Entertainment Celebrity Royal Harry wins court victory against UK government

Harry wins court victory against UK government

Harry and Meghan say they fear for their children's lives when he visits his homeland. Photo: Getty
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Prince Harry, who is making a habit of sueing newspapers, has now set his sights on higher authority, with a judge ruling he can take the British government to court over his security arrangements in the United Kingdom.

Harry and wife Meghan lost publicly funded UK police protection when they stepped down as senior working royals and moved to the United States in 2020.

The prince wants to personally pay for police security when he comes to Britain, and is challenging the government’s refusal to permit it.

Judge Jonathan Swift on Friday ruled the case can go to a full hearing at the High Court in London. He refused some aspects of the challenge but said some grounds “give rise to an arguable case” that deserves a hearing.

The judge said, “a conclusion at the permission stage that a case is arguable is some distance from a conclusion that that the case will succeed at final hearing.”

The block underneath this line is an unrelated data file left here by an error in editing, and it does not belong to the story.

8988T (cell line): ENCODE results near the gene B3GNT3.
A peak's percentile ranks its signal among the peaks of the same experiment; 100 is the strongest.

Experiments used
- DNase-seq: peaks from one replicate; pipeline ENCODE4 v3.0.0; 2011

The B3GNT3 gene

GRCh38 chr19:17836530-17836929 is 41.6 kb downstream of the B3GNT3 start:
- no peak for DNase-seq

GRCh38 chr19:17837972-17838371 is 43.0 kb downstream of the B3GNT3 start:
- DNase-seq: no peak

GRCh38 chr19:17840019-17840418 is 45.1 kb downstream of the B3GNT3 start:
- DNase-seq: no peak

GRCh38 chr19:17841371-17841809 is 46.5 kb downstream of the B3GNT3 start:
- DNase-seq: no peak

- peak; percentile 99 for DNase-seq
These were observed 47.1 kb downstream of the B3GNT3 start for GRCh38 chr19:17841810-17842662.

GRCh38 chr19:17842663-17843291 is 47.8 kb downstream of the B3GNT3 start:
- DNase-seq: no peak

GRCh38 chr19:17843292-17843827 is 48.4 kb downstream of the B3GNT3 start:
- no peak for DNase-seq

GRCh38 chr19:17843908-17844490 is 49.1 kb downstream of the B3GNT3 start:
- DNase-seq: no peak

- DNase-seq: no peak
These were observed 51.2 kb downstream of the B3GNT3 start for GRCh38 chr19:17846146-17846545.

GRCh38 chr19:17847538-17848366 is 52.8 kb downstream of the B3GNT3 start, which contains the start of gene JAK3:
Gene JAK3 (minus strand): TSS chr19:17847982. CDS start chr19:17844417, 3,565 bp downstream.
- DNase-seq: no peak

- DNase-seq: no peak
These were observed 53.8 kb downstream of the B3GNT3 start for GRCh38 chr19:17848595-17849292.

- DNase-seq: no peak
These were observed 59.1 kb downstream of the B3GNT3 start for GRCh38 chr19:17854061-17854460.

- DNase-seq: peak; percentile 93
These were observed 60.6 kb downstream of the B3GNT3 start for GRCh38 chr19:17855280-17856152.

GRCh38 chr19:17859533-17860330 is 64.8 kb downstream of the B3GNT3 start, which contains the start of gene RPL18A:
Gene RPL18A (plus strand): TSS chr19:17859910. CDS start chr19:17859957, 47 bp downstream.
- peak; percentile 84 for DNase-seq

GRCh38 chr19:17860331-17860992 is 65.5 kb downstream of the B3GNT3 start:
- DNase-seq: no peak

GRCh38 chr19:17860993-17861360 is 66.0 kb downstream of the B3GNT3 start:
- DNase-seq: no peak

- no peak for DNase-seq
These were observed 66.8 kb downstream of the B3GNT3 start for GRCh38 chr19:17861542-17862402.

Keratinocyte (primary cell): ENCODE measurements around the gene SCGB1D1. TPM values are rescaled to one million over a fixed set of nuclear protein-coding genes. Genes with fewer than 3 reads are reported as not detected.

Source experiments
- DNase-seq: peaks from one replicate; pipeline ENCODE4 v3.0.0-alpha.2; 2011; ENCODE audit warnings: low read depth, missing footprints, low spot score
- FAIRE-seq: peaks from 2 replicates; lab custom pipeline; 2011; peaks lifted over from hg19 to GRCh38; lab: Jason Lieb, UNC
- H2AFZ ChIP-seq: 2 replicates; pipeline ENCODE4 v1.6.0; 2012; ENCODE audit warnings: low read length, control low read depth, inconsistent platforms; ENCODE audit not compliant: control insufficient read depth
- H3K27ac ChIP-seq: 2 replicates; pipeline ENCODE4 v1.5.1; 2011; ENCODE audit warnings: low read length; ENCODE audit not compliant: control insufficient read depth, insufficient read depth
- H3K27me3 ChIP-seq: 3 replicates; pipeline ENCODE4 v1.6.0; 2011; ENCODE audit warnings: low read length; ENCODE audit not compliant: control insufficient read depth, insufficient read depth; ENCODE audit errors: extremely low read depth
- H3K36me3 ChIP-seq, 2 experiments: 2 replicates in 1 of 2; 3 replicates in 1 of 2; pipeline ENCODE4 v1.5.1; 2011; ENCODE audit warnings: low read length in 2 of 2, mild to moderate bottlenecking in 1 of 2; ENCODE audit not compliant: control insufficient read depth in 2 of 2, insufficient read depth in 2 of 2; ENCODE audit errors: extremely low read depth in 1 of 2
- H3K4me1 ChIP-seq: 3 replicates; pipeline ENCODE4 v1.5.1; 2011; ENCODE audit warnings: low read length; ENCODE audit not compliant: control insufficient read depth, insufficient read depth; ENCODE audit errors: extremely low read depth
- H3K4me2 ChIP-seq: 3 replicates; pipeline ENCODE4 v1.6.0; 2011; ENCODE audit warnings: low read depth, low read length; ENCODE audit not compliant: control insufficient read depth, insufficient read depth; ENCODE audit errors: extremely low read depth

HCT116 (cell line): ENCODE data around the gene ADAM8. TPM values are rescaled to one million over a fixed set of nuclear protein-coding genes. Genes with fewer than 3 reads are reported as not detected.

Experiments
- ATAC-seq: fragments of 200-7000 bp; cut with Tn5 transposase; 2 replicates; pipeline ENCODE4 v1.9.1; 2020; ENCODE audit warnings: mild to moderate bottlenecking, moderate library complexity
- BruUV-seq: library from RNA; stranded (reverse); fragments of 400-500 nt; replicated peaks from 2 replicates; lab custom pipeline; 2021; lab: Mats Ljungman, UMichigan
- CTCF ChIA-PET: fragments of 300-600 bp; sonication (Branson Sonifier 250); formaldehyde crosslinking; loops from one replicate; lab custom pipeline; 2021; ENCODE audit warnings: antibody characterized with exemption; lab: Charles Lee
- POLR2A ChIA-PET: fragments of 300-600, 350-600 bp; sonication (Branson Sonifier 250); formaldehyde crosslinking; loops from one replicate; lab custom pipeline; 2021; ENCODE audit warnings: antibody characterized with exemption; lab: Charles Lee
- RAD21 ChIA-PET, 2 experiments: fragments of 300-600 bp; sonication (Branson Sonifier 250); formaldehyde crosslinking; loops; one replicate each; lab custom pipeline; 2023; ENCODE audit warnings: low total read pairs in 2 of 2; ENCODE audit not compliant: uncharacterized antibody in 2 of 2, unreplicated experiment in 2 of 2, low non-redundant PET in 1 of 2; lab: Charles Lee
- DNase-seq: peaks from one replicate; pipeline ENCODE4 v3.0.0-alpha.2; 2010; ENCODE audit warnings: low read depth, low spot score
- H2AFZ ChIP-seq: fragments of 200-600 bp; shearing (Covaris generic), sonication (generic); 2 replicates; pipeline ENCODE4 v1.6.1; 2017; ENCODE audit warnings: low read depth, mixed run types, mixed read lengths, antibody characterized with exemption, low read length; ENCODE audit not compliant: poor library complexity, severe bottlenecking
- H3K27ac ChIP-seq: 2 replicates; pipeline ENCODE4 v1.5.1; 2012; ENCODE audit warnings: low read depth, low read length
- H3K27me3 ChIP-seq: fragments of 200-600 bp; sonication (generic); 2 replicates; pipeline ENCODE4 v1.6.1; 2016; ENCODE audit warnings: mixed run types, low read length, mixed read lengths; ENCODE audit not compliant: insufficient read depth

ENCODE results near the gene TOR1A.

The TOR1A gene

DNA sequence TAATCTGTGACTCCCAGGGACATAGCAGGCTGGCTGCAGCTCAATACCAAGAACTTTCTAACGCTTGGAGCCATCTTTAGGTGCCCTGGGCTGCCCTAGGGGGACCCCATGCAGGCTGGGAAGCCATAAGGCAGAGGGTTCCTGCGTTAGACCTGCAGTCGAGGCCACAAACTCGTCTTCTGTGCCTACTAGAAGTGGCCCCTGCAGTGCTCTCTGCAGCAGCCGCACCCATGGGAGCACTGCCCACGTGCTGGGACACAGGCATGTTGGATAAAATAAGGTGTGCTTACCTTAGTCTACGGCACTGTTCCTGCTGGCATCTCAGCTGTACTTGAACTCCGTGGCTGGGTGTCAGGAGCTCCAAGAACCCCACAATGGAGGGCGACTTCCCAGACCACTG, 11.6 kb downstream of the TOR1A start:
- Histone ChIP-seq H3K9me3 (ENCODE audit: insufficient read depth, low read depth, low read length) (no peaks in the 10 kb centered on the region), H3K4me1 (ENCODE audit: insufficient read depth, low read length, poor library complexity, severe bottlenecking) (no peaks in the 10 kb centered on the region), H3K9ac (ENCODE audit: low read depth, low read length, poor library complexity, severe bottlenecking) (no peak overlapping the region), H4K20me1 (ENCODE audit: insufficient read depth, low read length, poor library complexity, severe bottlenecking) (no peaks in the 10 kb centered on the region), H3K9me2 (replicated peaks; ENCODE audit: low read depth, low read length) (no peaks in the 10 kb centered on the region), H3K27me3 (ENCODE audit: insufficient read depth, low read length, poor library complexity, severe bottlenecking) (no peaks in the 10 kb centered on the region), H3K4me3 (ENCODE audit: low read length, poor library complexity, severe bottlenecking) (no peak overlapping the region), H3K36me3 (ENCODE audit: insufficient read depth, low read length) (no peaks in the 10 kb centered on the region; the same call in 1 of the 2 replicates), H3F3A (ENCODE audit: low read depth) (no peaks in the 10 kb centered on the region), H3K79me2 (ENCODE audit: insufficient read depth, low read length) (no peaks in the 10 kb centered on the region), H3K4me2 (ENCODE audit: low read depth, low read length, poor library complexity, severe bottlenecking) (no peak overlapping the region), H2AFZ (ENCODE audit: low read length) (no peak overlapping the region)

A date has not been set for the case to be heard.

Fears for Archie and Lillibet

Harry and the former actress Meghan Markle married at Windsor Castle in 2019 but stepped down as working royals the following year, citing what they described as unbearable intrusions and racist attitudes of the British media.

Harry’s lawyers have said the prince is reluctant to bring the couple’s children — Archie, 3, and one-year-old Lilibet  — to his homeland because it is not safe.

Harry wants to be able to pay for the protection, saying his private security team in the US doesn’t have adequate jurisdiction abroad or access to UK intelligence information.

His lawyers also say a February 2020 decision by the Executive Committee for the Protection of Royalty and Public Figures, removing his full royal security, was unreasonable because Harry was not allowed to make “informed representations beforehand”.

The British government says the committee’s decision was reasonable, and that it is not possible to pay privately for police protection.

-with AAP